Shelby Legonvarn, of Blaine, recently marked a major milestone with the successful completion of the Girl Scouts’ highest achievement, the Gold Award.
To receive the Girl Scout Gold Award, girls spend at least 80 hours planning and implementing projects that innovatively address a need in the community. Each girl develops a project to match her area of interest and address a specific need in her local or global community.
To earn the award, eligible Girl Scouts in grades 10–12 must fulfill leadership, career exploration and community service requirements. Each girl must take leadership in planning and implementing her project, working with others in the community to act on her plan.
Making connections for seniors
Shelby gave seniors in local resident homes more access to their families and recreational activities. She provided a senior center with two computers and taught residents how to use the technology in a variety of ways, including connecting with loved ones and playing games.
The resident home recreation director and a group of volunteers plan to continue the project, providing residents with new activities and ways to connect with their community.
“The girls are passionate about their Gold Awards because it is the girls who see the needs and commits their time and talents to the betterment of the community,” said Linda Keene, chief executive officer of Girl Scouts of Minnesota and Wisconsin River Valleys.
“When our girls achieve this level of accomplish while still in high school, we cannot wait to see what they will do for their communities in the future.”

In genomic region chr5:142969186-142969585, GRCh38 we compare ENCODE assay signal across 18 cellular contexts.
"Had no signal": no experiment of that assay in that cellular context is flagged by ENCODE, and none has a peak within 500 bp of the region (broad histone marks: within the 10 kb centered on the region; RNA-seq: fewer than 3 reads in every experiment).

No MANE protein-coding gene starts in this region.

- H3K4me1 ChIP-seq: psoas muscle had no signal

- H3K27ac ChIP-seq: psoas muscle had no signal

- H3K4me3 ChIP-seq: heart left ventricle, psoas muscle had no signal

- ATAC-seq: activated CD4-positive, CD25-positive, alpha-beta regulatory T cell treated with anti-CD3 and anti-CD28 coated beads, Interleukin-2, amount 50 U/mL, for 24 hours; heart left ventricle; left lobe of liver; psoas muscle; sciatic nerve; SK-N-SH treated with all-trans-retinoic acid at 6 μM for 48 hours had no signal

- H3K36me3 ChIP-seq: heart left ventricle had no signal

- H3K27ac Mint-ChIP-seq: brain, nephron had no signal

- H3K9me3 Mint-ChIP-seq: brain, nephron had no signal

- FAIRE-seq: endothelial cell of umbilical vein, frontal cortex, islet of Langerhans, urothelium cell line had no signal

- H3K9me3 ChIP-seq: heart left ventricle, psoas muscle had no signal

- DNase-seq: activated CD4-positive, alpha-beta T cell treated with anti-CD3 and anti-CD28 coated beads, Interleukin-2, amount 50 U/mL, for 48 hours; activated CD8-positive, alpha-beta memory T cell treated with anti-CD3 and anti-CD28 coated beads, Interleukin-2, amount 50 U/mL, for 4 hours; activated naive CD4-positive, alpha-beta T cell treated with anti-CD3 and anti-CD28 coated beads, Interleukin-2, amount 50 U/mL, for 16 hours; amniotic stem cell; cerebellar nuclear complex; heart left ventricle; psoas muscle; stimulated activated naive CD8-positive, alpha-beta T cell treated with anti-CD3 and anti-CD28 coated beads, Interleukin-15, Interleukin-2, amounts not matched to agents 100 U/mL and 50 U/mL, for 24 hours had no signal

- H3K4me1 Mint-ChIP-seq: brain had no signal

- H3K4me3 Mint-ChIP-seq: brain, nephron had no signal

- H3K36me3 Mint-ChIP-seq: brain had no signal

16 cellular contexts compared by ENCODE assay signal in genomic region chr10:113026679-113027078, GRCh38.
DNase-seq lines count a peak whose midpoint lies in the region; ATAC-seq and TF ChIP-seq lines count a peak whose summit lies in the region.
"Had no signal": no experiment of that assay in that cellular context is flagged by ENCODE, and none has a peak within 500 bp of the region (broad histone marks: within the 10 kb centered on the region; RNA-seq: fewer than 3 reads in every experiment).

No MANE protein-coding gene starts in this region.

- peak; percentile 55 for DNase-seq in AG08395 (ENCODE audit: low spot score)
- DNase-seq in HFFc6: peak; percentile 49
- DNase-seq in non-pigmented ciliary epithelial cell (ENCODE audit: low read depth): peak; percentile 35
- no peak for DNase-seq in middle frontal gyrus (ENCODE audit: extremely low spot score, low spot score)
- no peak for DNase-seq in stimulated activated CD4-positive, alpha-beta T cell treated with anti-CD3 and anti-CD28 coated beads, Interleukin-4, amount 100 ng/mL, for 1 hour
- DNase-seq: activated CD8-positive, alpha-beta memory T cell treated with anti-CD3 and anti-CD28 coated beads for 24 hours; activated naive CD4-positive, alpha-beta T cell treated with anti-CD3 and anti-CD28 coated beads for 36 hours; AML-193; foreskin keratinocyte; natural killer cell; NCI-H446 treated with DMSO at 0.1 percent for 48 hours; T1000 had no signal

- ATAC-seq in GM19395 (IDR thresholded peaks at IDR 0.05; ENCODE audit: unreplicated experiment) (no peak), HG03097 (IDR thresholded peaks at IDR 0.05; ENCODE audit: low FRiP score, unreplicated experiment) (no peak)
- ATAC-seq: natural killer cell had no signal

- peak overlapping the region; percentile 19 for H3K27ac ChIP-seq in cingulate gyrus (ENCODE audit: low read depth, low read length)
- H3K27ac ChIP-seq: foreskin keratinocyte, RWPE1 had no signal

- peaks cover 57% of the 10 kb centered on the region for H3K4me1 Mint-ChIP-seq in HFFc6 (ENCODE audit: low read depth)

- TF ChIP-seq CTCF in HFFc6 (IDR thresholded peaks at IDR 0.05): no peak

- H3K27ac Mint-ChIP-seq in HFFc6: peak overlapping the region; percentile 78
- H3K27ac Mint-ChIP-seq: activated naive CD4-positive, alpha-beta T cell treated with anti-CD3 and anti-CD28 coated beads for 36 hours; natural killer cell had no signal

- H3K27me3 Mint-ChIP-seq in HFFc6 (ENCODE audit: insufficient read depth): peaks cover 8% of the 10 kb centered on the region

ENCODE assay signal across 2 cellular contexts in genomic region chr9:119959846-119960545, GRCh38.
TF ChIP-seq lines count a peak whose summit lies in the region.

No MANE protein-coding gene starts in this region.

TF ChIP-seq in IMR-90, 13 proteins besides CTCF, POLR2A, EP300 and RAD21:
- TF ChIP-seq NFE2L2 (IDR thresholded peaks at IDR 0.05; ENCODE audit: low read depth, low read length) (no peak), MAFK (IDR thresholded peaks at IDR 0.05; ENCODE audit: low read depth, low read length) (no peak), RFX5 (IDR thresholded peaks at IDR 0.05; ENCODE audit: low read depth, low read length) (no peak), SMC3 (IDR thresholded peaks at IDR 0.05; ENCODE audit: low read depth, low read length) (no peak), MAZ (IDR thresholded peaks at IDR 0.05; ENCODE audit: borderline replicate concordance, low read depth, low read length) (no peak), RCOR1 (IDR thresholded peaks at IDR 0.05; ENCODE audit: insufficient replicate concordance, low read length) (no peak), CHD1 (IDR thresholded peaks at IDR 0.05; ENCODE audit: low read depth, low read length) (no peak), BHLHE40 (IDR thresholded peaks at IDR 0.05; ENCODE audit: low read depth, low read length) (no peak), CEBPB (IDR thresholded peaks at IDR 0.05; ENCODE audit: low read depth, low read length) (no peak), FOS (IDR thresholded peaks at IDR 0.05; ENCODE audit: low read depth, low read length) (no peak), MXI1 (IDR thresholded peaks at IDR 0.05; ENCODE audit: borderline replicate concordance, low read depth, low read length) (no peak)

All 103 local Girl Scout Gold Award recipients will be honored along with 466 Girl Scout Silver Award recipients during ceremonies in Owatonna and Minneapolis.
In the past year, Girl Scouts of Minnesota and Wisconsin River Valleys’ Gold and Silver Award recipients contributed more than 30,000 hours to make the world a better place.
River Valleys consistently sees about 10 percent of the council’s eligible Girl Scouts achieve their Girl Scout Gold Award — twice the national Girl Scouts of the USA average.
About Girl Scouts of Minnesota and Wisconsin River Valleys
In partnership with 18,000 adults volunteers, Girl Scouts of Minnesota and Wisconsin River Valleys helps nearly 45,000 girls each year — in all or portions of 49 counties in southern Minnesota and western Wisconsin — to discover new abilities, connect with new friends and take action to improve their communities.
Girl Scouts is the world’s pre-eminent leadership development organization for girls, building girls of courage, confidence and character, who make the world a better place. For more information, call 800-845-0787 or visit GirlScoutsRV.org.